Don’t Wait Until It’s Too Late: 5 Actions to Preserve Your Family Story

Stephen Chambers is a Senior Consultant and the Deputy Manager of the History Division at The Winthrop Group, where he specializes in organizational and family history. Stephen has directed or co-authored numerous philanthropic projects and reports, regularly collaborating with experts from leading institutions to support philanthropic decision making and economically sustainability. He has widely published on family and organizational history in the United States and abroad, strategic management, economic sustainability in the social sector, generational change and leadership, and reputational strategy.

Heidi Druckemiller is an historian, researcher, and writer who specializes in family history and architectural and urban history. As a Senior Consultant at The Winthrop Group she co-created The Family Story Program which examines the histories of families and individuals. Prior to joining Winthrop, Heidi held the title of Senior Historian & Senior Vice President at Wells Fargo, where she spent seven years creating comprehensive family history projects on behalf of select clients and prospects. She is passionate about bespoke book publishing and authors original monographs for clients that showcase their historic homes, real estate properties, family histories, and heritage abroad.

The largest wealth transfer in U.S. history is currently underway. Within the next 30 years, approximately $30 trillion in wealth will pass from members of the Baby Boomer generation to their descendants. And although most families recognize the importance of financial legacy planning, many others frequently put off preserving a much more valuable asset: their family story. In a 2017 survey of estate planners, 84 percent of respondents said that it was “important, very important, or necessary that younger family members are taught how family wealth was created” in order for a successful wealth transfer to take place.

For families facing generational change, their story can make the achievements, struggles, and sacrifices of the past tangible to members of the rising generation. Their story also offers a window into the factors that hold families together: history, legacy, and shared values. These factors are also vital to improving governance and intergenerational communications within any given family.

Many families intuitively appreciate the power of their story, but they may be unsure about how to go about creating and preserving it. After all, the process to shape an authentic story is extensive and complex, requiring a significant time commitment, independent perspective, and contextual knowledge. But with so much at stake, the following are steps families can immediately take to get started:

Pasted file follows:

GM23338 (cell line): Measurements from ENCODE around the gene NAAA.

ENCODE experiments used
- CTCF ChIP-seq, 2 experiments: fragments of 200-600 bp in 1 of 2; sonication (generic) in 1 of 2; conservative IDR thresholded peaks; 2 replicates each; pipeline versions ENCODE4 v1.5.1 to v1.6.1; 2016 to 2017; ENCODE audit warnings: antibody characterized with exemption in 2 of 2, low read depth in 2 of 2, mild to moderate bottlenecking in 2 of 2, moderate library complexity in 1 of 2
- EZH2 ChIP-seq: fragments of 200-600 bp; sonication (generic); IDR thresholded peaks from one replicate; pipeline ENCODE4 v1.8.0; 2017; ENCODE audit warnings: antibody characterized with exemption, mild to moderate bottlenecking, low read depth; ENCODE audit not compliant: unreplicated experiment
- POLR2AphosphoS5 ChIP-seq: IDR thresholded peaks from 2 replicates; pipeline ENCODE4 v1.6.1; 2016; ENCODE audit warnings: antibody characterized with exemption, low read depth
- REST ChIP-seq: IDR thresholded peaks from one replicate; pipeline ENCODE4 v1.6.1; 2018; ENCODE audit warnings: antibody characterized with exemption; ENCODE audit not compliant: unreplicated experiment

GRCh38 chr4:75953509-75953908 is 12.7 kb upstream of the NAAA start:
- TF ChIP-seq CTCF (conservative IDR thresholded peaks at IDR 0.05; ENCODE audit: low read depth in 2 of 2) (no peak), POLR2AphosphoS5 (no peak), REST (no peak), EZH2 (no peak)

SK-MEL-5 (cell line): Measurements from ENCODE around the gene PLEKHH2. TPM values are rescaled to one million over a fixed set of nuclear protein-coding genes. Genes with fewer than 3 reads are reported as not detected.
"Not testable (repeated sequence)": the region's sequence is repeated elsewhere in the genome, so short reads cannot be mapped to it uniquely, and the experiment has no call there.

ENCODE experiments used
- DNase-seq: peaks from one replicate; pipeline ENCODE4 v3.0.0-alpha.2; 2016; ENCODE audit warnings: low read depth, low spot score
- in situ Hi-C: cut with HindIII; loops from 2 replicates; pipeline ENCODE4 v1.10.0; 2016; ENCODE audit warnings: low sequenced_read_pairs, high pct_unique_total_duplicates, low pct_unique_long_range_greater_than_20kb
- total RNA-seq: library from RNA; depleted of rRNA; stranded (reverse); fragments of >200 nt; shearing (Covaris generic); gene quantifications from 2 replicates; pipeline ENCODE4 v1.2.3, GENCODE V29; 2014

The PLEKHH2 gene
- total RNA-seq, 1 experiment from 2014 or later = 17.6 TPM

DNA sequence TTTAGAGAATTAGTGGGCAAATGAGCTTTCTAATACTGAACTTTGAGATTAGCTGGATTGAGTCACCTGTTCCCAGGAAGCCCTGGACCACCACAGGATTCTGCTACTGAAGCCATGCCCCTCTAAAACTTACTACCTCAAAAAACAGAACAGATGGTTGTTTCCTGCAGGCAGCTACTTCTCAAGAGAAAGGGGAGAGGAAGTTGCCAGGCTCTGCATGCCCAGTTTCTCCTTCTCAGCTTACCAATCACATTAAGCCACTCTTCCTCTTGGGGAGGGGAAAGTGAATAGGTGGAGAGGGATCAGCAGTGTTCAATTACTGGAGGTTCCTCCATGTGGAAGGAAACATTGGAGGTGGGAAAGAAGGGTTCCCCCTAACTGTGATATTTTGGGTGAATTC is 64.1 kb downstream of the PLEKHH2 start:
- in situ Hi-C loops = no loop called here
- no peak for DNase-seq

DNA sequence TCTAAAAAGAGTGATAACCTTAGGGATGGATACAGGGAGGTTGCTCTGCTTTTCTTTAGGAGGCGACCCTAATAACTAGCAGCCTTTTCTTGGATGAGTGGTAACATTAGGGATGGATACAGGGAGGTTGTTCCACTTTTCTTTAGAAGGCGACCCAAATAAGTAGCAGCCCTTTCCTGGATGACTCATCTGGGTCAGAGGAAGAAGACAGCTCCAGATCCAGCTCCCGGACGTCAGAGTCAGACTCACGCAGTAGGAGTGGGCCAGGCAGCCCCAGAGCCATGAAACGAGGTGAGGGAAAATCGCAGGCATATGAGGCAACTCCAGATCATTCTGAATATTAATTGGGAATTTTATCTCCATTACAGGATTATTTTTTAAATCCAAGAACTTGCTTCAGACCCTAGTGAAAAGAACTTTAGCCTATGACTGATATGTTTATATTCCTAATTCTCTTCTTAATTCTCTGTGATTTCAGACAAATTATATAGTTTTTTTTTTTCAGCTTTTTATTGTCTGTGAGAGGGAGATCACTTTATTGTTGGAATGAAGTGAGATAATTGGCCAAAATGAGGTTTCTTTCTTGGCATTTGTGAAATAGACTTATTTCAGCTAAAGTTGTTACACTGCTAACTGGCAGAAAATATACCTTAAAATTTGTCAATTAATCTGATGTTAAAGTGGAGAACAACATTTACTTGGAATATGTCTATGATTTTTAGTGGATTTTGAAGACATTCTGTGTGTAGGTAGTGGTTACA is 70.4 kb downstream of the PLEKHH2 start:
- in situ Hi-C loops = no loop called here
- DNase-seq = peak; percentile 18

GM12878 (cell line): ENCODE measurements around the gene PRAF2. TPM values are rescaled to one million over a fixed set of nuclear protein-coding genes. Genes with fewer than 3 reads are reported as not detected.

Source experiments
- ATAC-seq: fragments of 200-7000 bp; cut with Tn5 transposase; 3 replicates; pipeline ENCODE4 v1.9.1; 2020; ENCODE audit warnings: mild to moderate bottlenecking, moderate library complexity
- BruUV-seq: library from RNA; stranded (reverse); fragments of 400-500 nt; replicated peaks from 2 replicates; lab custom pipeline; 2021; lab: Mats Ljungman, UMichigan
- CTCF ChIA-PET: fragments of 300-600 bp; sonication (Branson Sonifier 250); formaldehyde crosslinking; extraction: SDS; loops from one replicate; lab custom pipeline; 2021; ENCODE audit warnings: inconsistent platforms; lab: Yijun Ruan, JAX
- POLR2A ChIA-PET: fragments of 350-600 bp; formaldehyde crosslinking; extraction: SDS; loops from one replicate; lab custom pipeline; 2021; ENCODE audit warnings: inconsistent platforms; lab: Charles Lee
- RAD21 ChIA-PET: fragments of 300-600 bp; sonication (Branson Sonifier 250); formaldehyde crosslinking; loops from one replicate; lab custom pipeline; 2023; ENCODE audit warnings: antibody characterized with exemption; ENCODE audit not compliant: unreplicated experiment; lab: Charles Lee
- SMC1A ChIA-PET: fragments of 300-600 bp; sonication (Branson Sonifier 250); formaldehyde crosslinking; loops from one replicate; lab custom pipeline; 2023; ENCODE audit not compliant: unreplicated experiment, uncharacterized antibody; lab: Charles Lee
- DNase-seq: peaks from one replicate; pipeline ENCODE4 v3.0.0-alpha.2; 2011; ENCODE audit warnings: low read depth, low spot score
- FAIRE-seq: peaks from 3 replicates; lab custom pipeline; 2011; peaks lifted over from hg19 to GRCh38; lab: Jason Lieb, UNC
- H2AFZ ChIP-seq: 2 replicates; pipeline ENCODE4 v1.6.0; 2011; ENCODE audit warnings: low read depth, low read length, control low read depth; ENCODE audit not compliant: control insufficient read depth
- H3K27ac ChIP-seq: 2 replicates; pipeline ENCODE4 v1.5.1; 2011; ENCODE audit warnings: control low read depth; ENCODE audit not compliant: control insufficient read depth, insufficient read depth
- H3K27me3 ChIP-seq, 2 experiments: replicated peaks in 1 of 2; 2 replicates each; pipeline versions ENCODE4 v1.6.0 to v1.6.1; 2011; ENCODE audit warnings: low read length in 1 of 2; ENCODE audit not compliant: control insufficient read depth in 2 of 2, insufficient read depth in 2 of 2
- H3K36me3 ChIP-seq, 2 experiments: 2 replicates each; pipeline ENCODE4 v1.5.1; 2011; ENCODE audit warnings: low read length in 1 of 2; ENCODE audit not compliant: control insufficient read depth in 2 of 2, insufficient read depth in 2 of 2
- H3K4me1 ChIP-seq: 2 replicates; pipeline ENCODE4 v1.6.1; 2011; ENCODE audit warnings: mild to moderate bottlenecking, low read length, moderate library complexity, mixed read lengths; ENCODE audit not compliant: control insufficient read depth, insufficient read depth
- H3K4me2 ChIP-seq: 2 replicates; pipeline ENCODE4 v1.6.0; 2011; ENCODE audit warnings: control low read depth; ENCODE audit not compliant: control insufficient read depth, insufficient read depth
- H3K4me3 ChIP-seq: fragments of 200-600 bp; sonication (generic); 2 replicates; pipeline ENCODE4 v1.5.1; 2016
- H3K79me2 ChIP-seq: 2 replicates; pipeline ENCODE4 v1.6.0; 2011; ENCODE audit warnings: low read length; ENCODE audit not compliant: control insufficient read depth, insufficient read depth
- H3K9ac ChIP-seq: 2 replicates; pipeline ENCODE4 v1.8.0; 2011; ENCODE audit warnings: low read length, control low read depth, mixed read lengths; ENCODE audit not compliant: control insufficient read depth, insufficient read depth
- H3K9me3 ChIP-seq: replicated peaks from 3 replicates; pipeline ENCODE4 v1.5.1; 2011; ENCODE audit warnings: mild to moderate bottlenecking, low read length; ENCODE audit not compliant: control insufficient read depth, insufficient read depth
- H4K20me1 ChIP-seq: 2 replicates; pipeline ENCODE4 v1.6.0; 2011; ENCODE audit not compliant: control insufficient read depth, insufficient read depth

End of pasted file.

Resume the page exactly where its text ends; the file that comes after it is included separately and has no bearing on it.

1. Capture oral histories. When aging relatives pass away, many families experience an all-too-familiar feeling of loss: If only we had recorded their stories. Many recognize the value of interviewing elderly family members, but it can be difficult to carve out the time. Just as importantly, oral histories often benefit from an independent point-of-view, and families should consider that individuals often tell their stories in more detail and with greater honesty when they are relating them to professional historians.
  2. Understand what you have. Attics, basements, and storage facilities around the world are filled with unknown priceless documents and artifacts—as well as with boxes of junk. It can feel overwhelming to sort through vast amounts of family materials, but it is essential to do so. For all of the historical records that can be located in major archives and other repositories, it is often personal letters, photographs, diaries, and ephemera that are key to fully understanding a particular family’s legacy.
  3. Preserve what matters most. Once a family has taken the time to assess what it has, it is time to preserve materials against future loss. This includes both physical preservation according to professional archival standards and digitization in an online family archive. Collectrium is the finest platform available to successfully create the latter.
  4. Unlock mysteries from the past. As a family assembles its physical and digital archive, it also has the opportunity to dig deeper into areas of interest based on questions that will inevitably arise: Who is the figure depicted in a painting acquired by a great uncle? What disease was a grandmother referring to in a letter to her father? What is the provenance of a particularly beautiful set of sterling silver, and what is its value? By drawing on historical research and analysis, most questions can likely be answered. Here, too, families can benefit from an expert eye.
  5. Put it all together. With oral histories underway and an archive taking shape, a family can begin to tell its story. This can take many forms. Whereas one family may be interested in publishing a bespoke book, another might benefit from creating interactive and digital media for next-generation family members. Some families may also want to share their story more widely, with friends, advisors, or even the general public. The choice of audience is important and should inform how the story is put together. In creating the story, the family’s personal cache of memories, documents, and other materials can now be contextualized and given a richer life with detailed historical research and analysis. Getting it right can be the difference between an authentic and impactful family story, and one that is quickly forgotten.

There is no time like the present to begin the process of preserving your past for the benefit of future generations.

 

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